Now that the story has gotten settled in, it’s proven itself to be quite dull. Once again, Rinne insists that she step outside into the sunlight. She has “soot blight syndrome,” so the sun will kill her. It’s just funny, because the OP starts playing immediately after this scene, and what should we see in it? Rinne frolicking in the sun. Alright then. Anyways, Setsuna will come to learn, however, that although the disease is apparently real, the girl doesn’t actually have it. This is according to her mother, anyways. Five years ago, the girl disappeared, and when she returned, her memories were gone. As a result, she’s been clinging ever since to the island’s most infamous legend. Ah yes, the legend. The legend of incest. Why am I not surprised?
Basically, a former Rinne fell in love with her brother Setsuna, and this made a former Karen very, very jealous. As a result, she went to a former Sara to curse turn Rinne into a monster. The latter then killed herself, because monsters can’t be loved. Trust me on that. In order to lift the curse, Setsuna would have to reunite with Rinne when she revived at some later date. Isn’t incest just swell? But anyways, I think the legend only came about because the stupid sunlight-killing disease cropped up. It’s being used by the three major families to maintain control of the island, but it’s hard for me to see how this is the case. After all, Sara’s parents apparently died in some fire. Rinne’s mother is a shut-in who never leaves her room. The only person who seems to exert any control over the island is Karen’s clownish-looking father. But control over what?
As Setsuna explores the island, with or without one of the three main girls by his side, he finds practically nothing but empty streets after empty streets. Like I asked last week, where is everybody? A dying island is one thing, but this place looks practically abandoned. It’s a ghost town. The main character might run into Karen’s high school friends, but none of the other kids. Even when we get to see Karen looking bored in class, the camera never pulls back to reveal the rest of the classroom. I don’t even know if there are any boys her age on this infernal island. At some point, Setsuna and Karen do come across an old lady selling shaved ice. She, however, eventually falls weak due to the soot blight syndrome (so it’s real). As a result, we get to see an old doctor. So yeah, just young girls and old people on this island so far. The policeman from last week’s episode is the only young man that we’ve seen besides Setsuna.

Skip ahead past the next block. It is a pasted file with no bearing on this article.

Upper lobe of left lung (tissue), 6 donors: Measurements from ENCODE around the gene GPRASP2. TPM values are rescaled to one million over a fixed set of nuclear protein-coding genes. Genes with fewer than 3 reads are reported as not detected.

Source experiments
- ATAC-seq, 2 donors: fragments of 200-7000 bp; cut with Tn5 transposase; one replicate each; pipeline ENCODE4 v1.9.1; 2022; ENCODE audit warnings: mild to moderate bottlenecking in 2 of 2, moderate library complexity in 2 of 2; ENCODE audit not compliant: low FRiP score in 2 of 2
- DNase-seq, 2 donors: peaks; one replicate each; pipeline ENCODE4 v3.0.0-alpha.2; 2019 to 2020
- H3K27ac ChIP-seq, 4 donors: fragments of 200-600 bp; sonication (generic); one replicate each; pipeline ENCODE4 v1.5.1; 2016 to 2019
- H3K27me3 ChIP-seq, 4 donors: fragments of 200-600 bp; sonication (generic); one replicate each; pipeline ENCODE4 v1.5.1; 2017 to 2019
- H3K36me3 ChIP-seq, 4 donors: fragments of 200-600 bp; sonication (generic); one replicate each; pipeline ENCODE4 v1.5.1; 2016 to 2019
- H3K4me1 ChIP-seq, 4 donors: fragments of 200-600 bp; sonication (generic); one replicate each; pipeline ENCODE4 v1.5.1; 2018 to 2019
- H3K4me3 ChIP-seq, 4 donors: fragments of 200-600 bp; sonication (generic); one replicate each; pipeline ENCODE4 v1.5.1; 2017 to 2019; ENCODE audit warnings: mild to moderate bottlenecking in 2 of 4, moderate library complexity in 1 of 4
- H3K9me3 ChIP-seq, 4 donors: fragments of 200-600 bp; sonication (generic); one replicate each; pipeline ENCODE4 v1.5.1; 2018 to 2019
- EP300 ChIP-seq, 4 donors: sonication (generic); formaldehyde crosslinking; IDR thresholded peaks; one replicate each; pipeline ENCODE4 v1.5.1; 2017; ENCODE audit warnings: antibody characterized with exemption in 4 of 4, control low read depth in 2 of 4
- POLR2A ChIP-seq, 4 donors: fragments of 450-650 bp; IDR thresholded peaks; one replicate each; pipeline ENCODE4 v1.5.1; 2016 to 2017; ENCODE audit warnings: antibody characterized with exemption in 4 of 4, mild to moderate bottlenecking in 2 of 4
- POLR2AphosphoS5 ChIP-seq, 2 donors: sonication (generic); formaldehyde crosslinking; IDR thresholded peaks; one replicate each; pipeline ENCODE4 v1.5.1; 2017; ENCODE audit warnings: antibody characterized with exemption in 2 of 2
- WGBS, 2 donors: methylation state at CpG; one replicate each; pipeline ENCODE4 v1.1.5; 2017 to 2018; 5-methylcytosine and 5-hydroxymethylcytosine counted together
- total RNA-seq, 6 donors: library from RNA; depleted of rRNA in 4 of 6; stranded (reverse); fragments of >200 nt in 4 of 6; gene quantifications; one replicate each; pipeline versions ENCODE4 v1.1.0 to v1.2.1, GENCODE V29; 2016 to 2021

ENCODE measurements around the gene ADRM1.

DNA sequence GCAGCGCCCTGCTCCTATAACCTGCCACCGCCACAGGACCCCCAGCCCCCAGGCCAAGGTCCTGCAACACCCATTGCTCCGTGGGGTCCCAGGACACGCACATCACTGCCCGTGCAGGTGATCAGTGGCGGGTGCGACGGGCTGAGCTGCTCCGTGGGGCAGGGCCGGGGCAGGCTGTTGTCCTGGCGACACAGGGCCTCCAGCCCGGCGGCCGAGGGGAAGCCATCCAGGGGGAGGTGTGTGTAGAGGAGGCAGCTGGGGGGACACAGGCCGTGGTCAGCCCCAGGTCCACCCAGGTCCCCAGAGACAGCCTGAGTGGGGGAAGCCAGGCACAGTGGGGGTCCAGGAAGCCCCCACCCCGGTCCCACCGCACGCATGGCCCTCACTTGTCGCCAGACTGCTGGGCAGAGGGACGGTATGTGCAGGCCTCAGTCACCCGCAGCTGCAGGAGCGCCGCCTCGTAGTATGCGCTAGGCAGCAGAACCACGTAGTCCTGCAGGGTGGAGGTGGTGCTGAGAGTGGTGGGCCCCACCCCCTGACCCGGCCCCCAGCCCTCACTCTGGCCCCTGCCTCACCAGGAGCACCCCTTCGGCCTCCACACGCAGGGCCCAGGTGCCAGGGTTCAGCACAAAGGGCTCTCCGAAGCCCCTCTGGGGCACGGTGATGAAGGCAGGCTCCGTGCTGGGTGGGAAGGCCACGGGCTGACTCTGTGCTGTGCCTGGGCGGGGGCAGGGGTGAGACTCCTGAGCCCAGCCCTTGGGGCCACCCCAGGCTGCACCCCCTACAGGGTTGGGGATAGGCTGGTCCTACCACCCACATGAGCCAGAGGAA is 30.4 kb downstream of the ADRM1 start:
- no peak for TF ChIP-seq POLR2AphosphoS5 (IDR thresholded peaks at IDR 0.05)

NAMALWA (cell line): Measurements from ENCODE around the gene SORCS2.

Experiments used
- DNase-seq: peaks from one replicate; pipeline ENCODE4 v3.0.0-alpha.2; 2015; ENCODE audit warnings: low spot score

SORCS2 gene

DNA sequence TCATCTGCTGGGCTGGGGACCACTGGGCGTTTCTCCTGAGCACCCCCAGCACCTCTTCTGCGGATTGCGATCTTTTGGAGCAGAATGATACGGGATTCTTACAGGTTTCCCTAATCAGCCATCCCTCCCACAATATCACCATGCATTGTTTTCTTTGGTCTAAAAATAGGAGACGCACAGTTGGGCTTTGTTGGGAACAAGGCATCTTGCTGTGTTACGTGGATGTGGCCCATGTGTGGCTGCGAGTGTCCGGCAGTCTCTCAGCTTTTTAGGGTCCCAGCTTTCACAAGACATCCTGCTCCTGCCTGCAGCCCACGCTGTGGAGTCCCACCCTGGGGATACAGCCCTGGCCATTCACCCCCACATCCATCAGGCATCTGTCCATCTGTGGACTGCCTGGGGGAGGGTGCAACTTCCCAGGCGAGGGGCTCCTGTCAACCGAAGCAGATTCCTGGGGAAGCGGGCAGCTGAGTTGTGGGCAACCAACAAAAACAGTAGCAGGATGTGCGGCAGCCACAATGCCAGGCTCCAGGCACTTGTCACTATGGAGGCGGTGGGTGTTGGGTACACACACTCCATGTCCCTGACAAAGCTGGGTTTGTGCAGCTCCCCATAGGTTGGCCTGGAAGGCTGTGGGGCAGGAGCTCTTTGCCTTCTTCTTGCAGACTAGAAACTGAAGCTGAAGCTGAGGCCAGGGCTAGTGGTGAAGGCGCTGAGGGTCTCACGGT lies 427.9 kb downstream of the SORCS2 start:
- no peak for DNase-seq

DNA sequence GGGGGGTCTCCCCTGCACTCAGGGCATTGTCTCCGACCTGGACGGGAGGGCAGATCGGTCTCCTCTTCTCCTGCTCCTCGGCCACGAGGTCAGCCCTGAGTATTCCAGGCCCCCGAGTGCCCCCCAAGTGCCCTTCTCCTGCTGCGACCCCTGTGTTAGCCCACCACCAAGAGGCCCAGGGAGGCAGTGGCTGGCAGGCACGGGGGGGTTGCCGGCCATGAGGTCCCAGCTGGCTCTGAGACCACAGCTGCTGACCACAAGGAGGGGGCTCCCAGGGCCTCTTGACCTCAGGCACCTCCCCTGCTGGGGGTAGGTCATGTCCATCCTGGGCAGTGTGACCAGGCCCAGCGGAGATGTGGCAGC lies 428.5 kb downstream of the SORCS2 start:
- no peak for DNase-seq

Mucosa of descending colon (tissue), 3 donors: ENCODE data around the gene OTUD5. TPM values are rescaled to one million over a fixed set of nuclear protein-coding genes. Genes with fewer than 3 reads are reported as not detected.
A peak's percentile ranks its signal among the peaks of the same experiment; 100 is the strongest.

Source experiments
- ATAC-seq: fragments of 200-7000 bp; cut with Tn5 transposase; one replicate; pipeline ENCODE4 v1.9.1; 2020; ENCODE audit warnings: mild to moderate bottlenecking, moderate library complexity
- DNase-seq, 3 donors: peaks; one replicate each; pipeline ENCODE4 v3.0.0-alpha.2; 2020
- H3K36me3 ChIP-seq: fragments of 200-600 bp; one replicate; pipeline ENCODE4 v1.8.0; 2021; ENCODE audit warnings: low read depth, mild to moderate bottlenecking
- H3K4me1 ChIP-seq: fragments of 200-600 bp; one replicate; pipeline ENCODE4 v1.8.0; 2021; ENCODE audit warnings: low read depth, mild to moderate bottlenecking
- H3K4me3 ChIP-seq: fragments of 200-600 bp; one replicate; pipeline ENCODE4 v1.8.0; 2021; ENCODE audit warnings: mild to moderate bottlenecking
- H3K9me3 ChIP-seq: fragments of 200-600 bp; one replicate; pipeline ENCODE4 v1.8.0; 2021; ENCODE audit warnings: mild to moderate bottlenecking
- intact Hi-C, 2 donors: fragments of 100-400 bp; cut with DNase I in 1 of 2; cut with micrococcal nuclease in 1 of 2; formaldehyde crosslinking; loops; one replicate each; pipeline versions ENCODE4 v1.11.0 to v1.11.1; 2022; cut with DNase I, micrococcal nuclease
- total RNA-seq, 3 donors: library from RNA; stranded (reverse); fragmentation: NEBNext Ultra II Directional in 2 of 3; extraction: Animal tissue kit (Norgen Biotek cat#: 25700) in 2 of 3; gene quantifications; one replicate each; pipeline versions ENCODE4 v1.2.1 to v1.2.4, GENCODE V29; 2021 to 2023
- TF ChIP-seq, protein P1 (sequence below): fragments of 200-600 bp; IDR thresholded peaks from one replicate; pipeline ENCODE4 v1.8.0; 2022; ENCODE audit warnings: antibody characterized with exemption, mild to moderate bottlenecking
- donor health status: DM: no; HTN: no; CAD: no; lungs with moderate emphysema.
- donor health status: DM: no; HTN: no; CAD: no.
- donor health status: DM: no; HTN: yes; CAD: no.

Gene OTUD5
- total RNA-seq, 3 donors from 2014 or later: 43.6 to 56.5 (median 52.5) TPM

Anyways, other relevant facts that you might need to know is that Karen’s mother ran away from the island five years ago. I’m sure this incident is somehow related to the “intricate” central plot involving Setsuna and the other two girls. In any case, the girl wants to save up enough money to leave and find her mother. You can tell she’s in her rebellious phase, because her outfits are way too revealing for any high schooler, Japanese or otherwise. She ends up getting a part time job as a maid for Rinne, which leads right to bog standard anime fanservice. As for Sara, her parents died from an arson incident at the shrine also five years ago. She originally stayed with Karen’s family, but she ran off to be on her own. Even so, it’s funny how tragedy struck all three girls at the same time.
Somehow, Setsuna is supposed to unravel this mystery and save Rinne, Karen, and Sara from… from what? Honestly, I don’t even know. Rinne’s mother insists, however, that only Setsuna can take care of her daughter. After all, the girl is fixated on the legend, and she desperately wants Setsuna to be her fated prince. Still, I don’t understand why Kuon would put her trust into the main character at all. First, she barely knows him. And second, she wants him to save her from experience the curse for the rest of her life? She’s got all this money, so you’d think she’d fly in top notch psychiatrists to talk to the girl. Or maybe just leave the island herself and drag Rinne to some professionals. But nah, a strange dude showing up out of nowhere is truly the key to saving her daughter. Yep.
All I’m saying is that the story isn’t really coming together. If anything, it sounds inane and nonsensical. It definitely doesn’t look strong enough to convince me that I want to watch what looks like a grown man spending all his free time with loli-looking high schoolers. If the focus was on the main conflict from start to finish, I might be able to stomach it. But the anime often veers off course to give us more typical anime bullshit like the guy blushing over a pair of panties in his hands. This just tells you the maturity level of both Setsuna and the show’s target audience. They’re just panties. Practically everyone has undergarments. Get over it. I’m going to start looking for other shows to blog about on Sundays, because I don’t think this series is going to cut it. But anyways, here’s your moment of zen: